How can asset management during marriage influence a divorce settlement?

  • Explain the difference between matrimonial and non-matrimonial assets
  • Identify the starting point for dividing matrimonial assets in a divorce
  • Describe how non-matrimonial property can become 'matrimonialised'

While the wife’s family assets had been kept separate from the family’s other resources (they had, in the words of the judge, been “ring-fenced”), the husband’s premarital wealth had, like the wealth he generated during the marriage, been applied towards the family’s outgoings and the acquisition of family assets.

In the words of the judge, Mrs Justice Roberts: “The conundrum in this case as this very long marriage now ends is how the court should fairly reflect in its award the different way in which the parties managed their wealth from the outset”. 

The judge went on to identify two factors that must be present for non-matrimonial assets to become matrimonialised.

First, they must have been physically “mingled” with the family’s other resources (including, for example, through the purchase of the family home or other assets used by the whole family, or investment in a joint account).

Second, the owning party must have “through words, actions or deeds manifested an acceptance” that the assets should be treated as matrimonial.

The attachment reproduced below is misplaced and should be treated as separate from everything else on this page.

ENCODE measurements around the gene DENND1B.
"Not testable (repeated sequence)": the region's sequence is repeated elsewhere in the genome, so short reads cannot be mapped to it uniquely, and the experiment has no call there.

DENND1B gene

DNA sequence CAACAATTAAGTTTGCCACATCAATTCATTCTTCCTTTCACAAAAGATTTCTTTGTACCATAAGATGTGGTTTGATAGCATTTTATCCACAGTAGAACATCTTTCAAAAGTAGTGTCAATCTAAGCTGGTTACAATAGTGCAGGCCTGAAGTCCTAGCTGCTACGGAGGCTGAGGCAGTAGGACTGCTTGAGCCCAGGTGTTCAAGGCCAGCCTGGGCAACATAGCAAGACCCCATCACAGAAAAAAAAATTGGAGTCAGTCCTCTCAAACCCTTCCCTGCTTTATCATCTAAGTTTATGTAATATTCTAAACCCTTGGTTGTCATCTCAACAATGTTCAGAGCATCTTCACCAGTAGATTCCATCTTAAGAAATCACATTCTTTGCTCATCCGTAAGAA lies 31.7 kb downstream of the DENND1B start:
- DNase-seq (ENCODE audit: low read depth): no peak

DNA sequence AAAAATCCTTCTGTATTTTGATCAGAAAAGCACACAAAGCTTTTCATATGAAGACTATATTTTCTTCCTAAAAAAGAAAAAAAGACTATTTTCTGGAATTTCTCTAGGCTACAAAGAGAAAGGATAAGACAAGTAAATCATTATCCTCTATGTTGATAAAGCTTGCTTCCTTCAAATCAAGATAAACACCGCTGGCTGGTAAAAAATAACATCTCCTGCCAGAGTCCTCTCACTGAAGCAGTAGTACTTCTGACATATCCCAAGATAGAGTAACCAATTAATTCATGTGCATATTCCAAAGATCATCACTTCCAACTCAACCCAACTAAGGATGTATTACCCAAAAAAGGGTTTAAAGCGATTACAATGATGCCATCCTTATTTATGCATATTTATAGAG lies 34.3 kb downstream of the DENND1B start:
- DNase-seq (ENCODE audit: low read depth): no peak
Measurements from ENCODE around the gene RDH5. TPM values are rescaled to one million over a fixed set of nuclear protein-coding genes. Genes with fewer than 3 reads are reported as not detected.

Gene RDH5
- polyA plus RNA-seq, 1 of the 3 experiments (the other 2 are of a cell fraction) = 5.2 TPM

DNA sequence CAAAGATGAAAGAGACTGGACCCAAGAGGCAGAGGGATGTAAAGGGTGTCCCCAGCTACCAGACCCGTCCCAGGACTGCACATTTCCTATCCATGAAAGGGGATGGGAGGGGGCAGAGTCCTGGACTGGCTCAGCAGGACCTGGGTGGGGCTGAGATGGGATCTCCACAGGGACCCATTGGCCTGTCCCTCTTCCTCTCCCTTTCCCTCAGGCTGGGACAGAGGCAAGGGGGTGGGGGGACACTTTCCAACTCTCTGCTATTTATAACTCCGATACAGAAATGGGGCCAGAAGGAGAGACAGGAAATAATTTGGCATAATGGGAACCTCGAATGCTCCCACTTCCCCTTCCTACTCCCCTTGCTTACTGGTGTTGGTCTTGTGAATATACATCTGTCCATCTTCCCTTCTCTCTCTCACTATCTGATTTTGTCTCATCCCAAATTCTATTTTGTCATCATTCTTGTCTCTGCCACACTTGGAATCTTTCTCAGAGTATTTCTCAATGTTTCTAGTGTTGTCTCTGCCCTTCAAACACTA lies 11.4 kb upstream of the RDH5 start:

It was clear that the husband’s pre-marital assets (as well as the proceeds of sale of a property the wife had owned at the outset of the parties’ relationship) had been fully mingled with the family’s other assets and were no longer distinguishable from them; as a result, they had lost their non-matrimonial character.

By contrast, £1.7m that the husband had inherited towards the end of the marriage and kept separate was held to be non-matrimonial.

The wife’s family assets had “remained separate and segregated from the wider family finances” throughout the marriage.

She had not dipped into the capital because she considered the funds family money, to be preserved and passed down through the generations.

The husband accepted that there had never been an understanding between the parties that he should acquire an interest in these assets.

However, he nevertheless argued that, because he had actively managed these funds for the wife, including negotiating their “exit” from a family-trust company and relocation into a tax-efficient offshore structure, they should be treated as having been mingled. 

The judge rejected the husband’s argument: there was no indication at all that the wife had intended they be treated as family assets; they were outside the financial arrangements put in place to manage the family’s domestic economy.

That the husband had acted as “any loving husband” would, by looking after the wife’s financial interests, did not alter the assets’ character. 

As a result, the husband retained his recent £1.7m inheritance and the wife her £14m family assets, and the matrimonial assets of £39m were divided equally.